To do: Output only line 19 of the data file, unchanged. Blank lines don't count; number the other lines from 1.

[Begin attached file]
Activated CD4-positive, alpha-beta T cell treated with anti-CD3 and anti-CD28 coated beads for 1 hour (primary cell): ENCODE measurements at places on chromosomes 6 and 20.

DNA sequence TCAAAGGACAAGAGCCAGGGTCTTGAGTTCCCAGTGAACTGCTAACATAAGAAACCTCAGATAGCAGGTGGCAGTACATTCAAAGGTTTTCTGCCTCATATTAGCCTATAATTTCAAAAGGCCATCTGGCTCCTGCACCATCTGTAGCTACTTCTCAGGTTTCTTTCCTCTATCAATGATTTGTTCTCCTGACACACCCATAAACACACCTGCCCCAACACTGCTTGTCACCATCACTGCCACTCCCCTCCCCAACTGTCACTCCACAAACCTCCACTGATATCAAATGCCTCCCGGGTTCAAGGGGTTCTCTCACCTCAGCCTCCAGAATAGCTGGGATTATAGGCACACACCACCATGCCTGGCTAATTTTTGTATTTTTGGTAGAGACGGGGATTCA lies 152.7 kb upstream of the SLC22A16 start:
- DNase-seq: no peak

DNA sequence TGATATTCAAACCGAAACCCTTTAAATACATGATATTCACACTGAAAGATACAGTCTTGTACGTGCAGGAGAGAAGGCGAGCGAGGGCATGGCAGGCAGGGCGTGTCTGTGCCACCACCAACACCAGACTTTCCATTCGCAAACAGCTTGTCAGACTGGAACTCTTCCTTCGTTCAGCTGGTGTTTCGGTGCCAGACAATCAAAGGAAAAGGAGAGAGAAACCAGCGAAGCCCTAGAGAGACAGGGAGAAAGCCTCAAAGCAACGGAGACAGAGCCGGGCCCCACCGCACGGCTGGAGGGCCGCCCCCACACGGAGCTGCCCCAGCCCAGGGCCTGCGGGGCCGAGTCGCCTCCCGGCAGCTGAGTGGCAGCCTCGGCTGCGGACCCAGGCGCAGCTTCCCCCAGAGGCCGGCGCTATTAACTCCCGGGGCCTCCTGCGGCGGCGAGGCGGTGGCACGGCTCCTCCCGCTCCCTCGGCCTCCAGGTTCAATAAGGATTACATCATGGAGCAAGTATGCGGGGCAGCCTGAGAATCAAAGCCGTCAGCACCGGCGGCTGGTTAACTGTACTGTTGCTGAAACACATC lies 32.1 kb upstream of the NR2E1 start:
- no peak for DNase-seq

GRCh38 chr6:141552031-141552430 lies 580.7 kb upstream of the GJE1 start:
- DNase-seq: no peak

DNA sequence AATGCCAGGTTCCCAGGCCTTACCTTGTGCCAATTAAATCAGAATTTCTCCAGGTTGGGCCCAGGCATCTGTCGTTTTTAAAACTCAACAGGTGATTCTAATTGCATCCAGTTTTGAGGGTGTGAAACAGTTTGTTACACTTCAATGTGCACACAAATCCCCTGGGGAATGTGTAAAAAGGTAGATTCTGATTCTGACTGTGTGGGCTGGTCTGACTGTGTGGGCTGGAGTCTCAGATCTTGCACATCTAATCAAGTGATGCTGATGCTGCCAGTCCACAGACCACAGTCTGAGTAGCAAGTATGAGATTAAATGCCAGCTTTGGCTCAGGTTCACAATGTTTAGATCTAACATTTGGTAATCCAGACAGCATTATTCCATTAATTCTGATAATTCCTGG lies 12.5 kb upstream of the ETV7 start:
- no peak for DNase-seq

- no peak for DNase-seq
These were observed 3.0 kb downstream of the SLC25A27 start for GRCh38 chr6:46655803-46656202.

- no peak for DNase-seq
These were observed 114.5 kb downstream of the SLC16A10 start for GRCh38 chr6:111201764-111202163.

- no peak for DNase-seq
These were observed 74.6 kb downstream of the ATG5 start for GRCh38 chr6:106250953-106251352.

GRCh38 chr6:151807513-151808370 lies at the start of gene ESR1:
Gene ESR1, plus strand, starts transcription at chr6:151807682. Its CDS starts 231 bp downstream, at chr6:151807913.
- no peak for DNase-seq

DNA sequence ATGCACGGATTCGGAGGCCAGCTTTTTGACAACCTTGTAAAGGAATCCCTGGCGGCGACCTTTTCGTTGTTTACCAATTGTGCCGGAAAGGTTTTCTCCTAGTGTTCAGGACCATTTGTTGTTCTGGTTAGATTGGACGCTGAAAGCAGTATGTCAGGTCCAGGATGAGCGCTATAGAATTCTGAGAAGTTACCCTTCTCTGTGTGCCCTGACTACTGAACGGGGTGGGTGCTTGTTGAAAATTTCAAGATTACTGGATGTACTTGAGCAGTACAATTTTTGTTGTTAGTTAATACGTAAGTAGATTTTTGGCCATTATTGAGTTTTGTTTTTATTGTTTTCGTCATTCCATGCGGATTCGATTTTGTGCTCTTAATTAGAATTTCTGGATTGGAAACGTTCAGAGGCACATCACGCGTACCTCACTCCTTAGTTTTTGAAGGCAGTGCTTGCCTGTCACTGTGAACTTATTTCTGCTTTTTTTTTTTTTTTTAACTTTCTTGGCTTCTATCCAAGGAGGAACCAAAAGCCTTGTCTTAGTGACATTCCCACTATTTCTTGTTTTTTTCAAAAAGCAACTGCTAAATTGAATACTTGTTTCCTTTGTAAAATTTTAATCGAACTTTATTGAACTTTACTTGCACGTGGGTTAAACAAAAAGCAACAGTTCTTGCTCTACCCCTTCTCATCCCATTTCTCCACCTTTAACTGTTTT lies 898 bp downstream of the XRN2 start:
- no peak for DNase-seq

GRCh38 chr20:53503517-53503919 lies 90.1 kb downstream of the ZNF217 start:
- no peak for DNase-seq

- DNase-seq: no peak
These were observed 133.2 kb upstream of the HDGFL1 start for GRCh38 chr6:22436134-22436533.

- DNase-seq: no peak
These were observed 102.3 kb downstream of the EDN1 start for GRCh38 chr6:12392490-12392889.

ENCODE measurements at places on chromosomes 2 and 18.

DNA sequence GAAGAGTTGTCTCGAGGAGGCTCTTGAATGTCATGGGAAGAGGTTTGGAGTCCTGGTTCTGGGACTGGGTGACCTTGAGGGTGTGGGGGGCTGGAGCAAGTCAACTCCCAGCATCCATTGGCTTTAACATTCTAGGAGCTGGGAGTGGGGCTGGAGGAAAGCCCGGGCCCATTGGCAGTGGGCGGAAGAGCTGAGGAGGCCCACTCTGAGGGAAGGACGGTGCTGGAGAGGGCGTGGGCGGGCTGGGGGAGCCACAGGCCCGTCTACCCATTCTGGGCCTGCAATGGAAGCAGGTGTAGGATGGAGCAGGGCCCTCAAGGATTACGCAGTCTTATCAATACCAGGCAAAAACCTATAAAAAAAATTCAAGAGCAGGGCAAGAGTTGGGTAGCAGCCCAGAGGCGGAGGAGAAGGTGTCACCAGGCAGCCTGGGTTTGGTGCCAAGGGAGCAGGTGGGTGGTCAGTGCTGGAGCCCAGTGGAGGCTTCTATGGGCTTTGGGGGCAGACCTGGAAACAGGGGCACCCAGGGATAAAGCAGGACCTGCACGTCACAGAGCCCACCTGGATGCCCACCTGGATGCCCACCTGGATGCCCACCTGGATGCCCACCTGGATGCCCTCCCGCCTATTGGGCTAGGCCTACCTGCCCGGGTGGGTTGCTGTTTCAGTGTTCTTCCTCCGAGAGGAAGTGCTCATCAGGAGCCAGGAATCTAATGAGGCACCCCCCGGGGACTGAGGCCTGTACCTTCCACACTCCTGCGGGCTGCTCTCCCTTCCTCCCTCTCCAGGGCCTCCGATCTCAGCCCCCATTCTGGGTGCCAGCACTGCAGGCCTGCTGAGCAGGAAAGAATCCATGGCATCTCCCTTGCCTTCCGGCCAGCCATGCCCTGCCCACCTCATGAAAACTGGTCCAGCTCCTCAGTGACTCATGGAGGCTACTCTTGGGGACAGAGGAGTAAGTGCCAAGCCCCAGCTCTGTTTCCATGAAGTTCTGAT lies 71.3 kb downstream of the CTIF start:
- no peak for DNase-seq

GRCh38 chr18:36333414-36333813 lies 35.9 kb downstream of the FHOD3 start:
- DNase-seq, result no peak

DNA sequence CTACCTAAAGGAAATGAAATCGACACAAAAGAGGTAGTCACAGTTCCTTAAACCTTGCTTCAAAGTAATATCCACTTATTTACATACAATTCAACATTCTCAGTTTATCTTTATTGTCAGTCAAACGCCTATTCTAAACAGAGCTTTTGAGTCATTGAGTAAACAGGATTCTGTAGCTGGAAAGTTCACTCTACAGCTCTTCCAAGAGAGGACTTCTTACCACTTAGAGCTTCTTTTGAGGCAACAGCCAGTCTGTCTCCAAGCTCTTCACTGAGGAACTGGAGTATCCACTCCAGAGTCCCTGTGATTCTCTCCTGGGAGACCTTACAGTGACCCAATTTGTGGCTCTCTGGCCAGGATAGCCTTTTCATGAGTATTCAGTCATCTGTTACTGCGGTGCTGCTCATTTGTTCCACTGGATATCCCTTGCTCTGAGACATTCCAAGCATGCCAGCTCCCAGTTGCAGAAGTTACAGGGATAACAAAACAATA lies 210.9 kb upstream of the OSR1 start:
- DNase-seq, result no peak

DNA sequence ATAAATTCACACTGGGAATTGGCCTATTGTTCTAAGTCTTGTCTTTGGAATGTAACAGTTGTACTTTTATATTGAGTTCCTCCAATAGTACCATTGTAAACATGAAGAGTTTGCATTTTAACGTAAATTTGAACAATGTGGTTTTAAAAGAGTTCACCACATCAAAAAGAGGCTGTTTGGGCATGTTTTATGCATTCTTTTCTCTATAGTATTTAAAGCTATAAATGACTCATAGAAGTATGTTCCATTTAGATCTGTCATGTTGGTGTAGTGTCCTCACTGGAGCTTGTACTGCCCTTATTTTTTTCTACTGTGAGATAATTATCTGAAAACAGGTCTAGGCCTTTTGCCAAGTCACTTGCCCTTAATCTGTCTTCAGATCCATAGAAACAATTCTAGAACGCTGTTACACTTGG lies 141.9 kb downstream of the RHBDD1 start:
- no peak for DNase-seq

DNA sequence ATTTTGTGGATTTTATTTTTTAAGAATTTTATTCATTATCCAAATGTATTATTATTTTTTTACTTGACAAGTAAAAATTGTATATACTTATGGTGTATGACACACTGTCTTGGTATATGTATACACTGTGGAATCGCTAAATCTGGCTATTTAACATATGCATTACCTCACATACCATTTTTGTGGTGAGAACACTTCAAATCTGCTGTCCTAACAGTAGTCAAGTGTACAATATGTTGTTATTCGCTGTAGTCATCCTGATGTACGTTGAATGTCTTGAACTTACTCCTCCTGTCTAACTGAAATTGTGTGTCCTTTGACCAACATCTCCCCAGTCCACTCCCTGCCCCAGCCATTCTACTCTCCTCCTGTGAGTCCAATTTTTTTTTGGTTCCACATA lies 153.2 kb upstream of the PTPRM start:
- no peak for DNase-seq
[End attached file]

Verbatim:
DNA sequence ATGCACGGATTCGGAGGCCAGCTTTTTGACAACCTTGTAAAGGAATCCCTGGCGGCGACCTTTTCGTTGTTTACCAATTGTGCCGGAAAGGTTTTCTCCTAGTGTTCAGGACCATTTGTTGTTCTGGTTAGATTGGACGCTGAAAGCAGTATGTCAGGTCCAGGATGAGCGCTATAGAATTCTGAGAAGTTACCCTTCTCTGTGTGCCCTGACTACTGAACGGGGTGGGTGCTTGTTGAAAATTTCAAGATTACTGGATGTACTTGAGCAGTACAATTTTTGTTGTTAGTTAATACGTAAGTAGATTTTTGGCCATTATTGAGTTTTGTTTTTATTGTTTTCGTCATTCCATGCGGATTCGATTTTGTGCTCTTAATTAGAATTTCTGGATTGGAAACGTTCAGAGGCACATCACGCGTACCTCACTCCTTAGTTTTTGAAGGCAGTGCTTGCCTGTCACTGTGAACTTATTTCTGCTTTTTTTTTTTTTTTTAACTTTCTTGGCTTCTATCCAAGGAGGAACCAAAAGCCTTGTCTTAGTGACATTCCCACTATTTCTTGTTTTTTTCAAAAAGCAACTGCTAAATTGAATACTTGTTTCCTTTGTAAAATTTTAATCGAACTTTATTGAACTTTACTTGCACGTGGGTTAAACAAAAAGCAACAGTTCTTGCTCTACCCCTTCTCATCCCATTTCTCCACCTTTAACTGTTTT lies 898 bp downstream of the XRN2 start: